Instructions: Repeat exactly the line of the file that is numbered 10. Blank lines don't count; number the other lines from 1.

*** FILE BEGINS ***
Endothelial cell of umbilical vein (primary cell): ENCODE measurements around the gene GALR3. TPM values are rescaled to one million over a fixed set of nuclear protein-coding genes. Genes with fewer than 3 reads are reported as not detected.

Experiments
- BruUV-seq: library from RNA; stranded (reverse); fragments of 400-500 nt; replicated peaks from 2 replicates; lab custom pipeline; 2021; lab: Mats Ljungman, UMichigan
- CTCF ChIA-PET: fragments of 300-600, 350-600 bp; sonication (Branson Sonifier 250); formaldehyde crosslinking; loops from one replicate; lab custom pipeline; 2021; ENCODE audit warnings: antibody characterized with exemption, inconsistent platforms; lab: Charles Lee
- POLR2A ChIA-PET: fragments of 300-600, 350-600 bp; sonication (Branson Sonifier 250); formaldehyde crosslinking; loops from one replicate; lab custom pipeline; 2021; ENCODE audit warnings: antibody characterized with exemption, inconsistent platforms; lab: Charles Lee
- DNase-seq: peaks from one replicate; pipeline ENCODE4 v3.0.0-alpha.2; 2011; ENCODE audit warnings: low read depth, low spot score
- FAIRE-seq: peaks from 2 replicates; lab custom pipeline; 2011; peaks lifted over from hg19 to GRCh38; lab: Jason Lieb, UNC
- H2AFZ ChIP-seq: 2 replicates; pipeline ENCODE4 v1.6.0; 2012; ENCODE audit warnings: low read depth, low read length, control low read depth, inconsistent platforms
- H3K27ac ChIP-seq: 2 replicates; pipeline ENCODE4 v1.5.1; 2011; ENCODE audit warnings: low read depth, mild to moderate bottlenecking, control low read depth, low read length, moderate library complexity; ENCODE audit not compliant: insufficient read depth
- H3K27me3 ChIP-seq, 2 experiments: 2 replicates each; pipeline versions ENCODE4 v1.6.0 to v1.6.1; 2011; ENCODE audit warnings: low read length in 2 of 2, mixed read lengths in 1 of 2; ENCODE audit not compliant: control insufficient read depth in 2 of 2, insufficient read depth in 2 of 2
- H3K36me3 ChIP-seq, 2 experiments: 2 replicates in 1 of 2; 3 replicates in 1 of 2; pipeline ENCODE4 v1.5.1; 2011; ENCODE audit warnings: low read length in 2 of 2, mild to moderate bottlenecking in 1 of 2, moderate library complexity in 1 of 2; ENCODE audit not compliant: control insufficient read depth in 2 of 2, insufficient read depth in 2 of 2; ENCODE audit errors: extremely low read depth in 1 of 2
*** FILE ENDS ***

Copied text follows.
- H3K27me3 ChIP-seq, 2 experiments: 2 replicates each; pipeline versions ENCODE4 v1.6.0 to v1.6.1; 2011; ENCODE audit warnings: low read length in 2 of 2, mixed read lengths in 1 of 2; ENCODE audit not compliant: control insufficient read depth in 2 of 2, insufficient read depth in 2 of 2